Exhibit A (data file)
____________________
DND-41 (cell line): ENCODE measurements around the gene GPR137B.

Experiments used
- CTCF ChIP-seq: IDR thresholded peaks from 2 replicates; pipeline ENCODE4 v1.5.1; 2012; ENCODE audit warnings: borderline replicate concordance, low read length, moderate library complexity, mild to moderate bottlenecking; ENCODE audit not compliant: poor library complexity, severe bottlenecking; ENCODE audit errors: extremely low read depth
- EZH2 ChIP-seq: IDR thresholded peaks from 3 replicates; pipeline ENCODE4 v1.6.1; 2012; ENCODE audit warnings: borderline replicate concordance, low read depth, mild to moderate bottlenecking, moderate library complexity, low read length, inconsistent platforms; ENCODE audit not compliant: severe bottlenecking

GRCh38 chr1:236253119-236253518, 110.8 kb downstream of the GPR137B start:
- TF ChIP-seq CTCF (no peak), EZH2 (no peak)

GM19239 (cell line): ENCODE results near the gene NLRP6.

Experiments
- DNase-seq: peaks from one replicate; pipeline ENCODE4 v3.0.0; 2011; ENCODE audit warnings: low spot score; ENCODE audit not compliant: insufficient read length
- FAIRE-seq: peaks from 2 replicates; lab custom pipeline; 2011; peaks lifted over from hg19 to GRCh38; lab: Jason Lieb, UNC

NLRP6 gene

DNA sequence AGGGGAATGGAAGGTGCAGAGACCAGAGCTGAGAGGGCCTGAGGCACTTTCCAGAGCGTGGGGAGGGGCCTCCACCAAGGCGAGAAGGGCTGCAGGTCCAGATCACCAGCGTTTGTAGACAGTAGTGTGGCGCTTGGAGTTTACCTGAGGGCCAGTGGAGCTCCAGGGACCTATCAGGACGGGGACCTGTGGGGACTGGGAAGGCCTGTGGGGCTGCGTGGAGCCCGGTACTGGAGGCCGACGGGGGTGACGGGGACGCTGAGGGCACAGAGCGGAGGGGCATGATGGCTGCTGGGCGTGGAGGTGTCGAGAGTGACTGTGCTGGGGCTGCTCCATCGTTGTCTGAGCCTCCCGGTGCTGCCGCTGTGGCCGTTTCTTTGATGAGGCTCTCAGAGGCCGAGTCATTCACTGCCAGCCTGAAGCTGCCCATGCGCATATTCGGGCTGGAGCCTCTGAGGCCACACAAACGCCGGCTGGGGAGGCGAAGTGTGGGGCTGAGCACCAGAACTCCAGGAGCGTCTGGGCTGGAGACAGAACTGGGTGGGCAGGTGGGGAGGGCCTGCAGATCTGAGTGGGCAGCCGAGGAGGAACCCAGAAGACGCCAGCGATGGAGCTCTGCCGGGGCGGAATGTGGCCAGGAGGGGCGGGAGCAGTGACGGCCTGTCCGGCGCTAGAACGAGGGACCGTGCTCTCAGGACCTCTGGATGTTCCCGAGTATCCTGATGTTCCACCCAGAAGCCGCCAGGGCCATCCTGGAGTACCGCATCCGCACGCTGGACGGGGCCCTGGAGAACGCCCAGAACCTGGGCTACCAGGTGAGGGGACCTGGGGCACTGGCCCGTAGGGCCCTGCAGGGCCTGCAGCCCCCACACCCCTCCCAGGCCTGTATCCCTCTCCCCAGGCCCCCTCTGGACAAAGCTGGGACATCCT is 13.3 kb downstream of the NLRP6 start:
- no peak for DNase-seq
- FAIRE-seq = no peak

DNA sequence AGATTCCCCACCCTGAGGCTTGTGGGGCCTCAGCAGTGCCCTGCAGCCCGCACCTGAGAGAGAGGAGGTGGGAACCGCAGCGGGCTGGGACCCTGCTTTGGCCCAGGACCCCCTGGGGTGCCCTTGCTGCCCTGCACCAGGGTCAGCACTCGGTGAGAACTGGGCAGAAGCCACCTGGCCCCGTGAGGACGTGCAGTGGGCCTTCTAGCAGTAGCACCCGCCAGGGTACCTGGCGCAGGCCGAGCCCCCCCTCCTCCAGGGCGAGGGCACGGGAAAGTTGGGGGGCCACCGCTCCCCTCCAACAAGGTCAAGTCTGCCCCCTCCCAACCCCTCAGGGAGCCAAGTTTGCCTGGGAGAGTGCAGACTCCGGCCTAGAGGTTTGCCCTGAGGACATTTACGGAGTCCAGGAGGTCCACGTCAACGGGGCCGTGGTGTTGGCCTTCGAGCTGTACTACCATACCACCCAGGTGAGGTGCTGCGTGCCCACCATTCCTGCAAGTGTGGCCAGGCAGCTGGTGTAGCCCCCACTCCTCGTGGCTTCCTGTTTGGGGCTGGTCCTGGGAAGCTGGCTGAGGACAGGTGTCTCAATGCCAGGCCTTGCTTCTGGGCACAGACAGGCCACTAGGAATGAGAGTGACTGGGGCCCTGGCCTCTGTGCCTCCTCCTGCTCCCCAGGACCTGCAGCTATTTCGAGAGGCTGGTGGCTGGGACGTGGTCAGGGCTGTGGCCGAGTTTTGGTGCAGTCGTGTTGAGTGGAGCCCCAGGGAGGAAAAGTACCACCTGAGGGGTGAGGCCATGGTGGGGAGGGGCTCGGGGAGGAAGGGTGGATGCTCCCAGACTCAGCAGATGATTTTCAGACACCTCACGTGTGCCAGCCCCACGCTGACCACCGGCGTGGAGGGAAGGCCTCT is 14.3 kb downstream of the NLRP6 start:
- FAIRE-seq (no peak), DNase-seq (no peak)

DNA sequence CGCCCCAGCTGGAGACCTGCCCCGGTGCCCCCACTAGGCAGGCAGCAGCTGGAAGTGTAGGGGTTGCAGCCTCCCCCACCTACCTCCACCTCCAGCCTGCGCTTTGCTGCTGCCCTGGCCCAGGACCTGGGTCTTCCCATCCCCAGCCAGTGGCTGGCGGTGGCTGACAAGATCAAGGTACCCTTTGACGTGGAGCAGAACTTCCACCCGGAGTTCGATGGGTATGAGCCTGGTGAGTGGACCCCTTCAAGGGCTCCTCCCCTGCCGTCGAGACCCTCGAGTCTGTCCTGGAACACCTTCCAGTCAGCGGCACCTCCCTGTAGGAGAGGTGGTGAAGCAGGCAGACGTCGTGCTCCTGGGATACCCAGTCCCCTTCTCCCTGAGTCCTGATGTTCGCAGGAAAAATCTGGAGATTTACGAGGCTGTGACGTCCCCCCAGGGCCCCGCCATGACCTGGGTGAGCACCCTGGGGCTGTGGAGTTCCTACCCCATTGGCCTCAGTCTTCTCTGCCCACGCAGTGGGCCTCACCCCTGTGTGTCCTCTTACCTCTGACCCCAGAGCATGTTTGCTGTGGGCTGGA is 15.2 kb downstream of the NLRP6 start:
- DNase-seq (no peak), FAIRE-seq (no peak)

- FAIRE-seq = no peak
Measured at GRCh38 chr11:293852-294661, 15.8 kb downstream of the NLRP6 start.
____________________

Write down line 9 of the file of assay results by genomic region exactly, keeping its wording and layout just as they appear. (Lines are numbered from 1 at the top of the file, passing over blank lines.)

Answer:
- DNase-seq: peaks from one replicate; pipeline ENCODE4 v3.0.0; 2011; ENCODE audit warnings: low spot score; ENCODE audit not compliant: insufficient read length